Tim CornieBuhl, ID

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Organic farmer Tim Cornie, left, checks out a cover crop with an associate on his farm. Photo courtesy of the Idaho Soil and Water Conservation Commission.

Tim Cornie

Buhl, Idaho

Tim Cornie has been experimenting with both cover crops (peas, lentils, and soon, hairy vetch) and direct seed technology on his organic farm near Buhl, Idaho, for several years. A field that he direct seeded three consecutive crops into was a stop on a no-till and cover crop farm tour in October 2015. Tim has also spoken on the merits of soil health practices at both organic and direct seed workshops across southern Idaho.

Tim joined the Balanced Rock Soil Conservation District in September 2014. He is keenly interested in building soil health to protect his soil and water resources and improve his bottom-line.

“We probably learn more from our mistakes than our successes,” Tim told the Idaho Soil and Water Conservation Commission. But “(w)e’re not doing anything new; we’re going back to the old practices (before synthetic fertilizers). Healthy soil is healthy food,” he said.

Tim raises organic corn, wheat, barley, and corn silage. He bought a no-till drill from a friend in Idaho County and has since been using less water and seeing more earth worm activity in the soil. “My worms just took off with the no-till,” he said.

One thing he’s learned about growing corn with the no-till method is that he needs to create and maintain about 3 inches of clean dirt around the corn seeds for adequate water and sun infiltration. He tweaked the corn planter to create the space around the seeds. “That one little trick will make all the difference.” He’s also done some plowing to better control weeds.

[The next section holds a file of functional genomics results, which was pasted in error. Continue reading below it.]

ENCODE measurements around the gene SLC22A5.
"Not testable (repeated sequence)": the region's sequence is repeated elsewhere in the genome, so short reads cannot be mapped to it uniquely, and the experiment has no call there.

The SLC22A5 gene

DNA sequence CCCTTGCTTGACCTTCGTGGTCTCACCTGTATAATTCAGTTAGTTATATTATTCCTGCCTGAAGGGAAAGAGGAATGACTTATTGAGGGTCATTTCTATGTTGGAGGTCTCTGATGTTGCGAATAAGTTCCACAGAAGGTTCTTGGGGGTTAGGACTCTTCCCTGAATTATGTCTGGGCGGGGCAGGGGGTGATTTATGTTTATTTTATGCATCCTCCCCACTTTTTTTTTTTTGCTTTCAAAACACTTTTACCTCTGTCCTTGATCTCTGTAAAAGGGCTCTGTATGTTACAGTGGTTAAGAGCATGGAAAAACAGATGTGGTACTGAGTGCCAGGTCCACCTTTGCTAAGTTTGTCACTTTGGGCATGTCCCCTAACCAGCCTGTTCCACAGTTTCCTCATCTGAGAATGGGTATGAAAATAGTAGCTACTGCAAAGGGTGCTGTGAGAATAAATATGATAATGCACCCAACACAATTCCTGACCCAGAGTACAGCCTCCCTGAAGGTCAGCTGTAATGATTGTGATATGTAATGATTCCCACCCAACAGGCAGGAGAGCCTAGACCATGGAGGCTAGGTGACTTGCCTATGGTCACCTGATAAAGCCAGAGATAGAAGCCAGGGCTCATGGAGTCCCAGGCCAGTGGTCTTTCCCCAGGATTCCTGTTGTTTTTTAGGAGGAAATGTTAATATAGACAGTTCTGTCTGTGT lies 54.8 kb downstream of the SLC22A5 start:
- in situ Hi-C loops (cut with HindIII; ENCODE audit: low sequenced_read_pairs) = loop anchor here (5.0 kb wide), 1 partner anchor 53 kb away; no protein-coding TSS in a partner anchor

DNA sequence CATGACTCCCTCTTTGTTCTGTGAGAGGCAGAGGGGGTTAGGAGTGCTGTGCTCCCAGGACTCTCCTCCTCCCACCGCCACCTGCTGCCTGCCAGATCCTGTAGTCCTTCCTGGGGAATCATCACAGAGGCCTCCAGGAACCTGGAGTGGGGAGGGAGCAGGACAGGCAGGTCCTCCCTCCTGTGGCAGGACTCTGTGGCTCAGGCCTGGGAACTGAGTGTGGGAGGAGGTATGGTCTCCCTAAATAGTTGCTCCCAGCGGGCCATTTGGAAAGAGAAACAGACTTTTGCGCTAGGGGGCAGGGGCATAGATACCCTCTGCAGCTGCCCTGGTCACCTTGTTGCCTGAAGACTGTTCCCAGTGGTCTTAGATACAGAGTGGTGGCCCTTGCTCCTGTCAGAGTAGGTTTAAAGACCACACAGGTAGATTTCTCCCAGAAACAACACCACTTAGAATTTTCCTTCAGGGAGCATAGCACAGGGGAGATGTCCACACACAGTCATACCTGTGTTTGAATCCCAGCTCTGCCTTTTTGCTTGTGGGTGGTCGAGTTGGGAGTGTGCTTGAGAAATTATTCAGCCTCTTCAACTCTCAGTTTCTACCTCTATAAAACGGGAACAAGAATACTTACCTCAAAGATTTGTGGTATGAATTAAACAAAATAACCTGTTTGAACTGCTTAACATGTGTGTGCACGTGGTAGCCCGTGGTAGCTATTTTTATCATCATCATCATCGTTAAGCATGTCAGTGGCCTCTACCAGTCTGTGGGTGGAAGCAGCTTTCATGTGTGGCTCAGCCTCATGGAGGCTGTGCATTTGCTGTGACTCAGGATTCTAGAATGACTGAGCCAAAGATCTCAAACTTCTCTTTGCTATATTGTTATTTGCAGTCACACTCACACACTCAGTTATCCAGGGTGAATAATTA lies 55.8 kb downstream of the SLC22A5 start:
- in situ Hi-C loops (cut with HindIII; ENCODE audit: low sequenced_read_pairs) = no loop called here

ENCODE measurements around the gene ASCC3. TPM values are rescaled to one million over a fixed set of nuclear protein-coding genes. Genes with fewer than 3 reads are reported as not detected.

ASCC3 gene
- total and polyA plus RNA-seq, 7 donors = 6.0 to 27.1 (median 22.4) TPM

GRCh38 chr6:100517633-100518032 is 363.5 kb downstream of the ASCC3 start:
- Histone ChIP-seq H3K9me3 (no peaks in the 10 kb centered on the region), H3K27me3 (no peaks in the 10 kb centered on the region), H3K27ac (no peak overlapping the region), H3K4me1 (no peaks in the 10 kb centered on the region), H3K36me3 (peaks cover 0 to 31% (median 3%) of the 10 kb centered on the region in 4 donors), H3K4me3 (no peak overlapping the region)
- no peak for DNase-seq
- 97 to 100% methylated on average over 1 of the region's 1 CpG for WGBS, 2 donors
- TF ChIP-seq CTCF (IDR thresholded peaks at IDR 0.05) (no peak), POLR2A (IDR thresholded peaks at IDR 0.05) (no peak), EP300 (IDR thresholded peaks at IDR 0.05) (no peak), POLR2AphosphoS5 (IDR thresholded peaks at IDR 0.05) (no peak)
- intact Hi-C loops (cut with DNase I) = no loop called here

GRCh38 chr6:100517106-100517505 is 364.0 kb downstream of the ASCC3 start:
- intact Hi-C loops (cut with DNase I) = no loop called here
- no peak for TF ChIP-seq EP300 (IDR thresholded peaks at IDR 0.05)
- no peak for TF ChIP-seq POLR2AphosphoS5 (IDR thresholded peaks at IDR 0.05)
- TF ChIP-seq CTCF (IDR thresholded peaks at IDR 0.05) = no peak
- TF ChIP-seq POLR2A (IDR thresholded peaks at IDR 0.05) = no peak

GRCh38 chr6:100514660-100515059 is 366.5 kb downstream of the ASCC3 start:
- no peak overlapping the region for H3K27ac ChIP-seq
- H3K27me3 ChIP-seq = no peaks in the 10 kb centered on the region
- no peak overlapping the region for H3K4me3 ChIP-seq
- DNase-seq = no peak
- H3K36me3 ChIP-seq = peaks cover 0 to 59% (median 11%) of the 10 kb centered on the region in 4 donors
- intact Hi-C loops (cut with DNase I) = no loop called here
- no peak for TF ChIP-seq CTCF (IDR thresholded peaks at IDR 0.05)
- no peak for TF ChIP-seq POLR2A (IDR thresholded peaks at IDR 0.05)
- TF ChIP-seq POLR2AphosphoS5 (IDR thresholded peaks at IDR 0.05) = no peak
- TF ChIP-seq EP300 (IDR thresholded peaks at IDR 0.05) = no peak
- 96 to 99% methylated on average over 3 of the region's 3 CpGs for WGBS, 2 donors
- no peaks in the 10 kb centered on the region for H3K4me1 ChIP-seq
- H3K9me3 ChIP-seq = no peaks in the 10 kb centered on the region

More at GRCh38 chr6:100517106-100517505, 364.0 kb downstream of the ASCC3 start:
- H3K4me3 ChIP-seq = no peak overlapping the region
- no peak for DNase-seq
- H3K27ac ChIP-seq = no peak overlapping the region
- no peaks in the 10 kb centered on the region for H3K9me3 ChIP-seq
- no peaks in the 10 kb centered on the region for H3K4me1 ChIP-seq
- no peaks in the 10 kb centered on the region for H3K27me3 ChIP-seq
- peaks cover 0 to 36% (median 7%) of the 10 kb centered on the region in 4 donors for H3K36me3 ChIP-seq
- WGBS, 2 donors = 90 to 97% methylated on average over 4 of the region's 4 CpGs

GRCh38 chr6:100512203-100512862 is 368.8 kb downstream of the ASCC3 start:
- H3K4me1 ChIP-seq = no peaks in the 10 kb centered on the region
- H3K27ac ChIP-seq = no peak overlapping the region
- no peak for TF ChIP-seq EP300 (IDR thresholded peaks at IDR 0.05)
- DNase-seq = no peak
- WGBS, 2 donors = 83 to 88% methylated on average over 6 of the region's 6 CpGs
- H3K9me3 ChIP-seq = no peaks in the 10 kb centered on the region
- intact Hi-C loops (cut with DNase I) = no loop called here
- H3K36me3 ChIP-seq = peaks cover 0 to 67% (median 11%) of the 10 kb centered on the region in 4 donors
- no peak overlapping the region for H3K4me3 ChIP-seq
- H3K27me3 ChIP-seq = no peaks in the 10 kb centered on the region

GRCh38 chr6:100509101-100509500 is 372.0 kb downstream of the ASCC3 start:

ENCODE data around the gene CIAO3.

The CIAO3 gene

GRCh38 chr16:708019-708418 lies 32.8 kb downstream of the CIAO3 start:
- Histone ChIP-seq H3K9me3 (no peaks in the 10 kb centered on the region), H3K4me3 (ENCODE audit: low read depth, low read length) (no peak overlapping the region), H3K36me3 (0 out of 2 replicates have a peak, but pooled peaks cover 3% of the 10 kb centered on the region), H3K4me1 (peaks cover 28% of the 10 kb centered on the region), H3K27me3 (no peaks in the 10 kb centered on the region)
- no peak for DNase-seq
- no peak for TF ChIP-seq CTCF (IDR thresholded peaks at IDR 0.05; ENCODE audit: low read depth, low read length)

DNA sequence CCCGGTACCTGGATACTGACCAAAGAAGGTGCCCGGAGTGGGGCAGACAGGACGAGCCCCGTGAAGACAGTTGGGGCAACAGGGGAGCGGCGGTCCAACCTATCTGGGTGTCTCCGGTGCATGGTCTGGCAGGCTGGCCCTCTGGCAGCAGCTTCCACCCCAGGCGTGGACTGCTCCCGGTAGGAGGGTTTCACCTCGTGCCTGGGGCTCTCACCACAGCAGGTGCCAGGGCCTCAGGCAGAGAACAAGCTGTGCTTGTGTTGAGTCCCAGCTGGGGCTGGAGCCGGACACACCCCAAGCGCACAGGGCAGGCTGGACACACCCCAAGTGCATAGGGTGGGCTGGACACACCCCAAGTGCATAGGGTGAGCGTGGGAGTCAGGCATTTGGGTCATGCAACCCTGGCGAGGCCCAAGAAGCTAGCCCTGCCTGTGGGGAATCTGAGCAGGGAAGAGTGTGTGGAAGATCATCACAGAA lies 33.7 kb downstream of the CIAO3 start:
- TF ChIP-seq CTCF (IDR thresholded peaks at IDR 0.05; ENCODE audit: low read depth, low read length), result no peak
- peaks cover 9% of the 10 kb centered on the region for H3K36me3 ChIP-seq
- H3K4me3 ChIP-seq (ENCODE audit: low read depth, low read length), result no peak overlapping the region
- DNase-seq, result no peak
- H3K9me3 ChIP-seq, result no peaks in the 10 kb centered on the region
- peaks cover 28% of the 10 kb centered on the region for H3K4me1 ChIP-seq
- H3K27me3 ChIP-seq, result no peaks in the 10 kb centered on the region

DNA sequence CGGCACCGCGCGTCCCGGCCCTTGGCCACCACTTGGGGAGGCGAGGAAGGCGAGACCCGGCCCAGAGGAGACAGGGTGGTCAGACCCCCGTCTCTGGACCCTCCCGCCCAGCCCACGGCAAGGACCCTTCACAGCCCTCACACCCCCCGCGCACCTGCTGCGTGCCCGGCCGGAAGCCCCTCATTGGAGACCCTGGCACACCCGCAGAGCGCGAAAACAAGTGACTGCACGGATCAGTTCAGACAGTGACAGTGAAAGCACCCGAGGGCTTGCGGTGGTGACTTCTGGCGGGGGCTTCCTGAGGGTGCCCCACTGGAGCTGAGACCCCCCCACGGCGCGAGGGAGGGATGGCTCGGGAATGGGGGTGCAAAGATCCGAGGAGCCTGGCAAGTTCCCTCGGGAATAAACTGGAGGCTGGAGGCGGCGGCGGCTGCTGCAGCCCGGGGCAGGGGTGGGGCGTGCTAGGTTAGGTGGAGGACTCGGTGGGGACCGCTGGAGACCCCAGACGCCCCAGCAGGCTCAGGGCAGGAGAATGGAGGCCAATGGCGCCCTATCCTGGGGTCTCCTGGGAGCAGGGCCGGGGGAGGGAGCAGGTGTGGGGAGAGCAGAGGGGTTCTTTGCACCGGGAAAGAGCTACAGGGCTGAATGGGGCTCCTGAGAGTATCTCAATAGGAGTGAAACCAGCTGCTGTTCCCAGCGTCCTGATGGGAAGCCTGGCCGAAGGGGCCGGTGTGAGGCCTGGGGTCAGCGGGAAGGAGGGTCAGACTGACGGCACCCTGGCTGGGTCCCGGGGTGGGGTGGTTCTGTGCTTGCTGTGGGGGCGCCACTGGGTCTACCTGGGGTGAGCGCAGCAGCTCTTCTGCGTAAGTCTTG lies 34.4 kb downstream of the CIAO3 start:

Tim’s 16-year-old daughter Charlie does all of his biology work, checking the soil for microbial activity. It’s all trending in the right direction, he says. He’s trying something novel – he’s creating a custom tea to energize the microbes in the soil. He creates the tea cocktail with worm casings, kelp, seaweed, and molasses, and sprays the tea onto the soil with his pivots.

“I did two or three applications during the growing season per field,” he said. Next year, Tim will try putting three pounds of red clover into the water and spraying it on his corn crop when it’s knee-high. Tim is also working to phase out his use of manure for fertilizer. He sees some soil compaction occur with manure, and the manure can carry unwanted seeds of weeds into his fields. “It’s in my best interest to back away from it,” he said.

For more information on Tim’s operation, check out the feature article in the May 2017 edition of the Idaho Soil and Water Conservation Commission’s newsletter.

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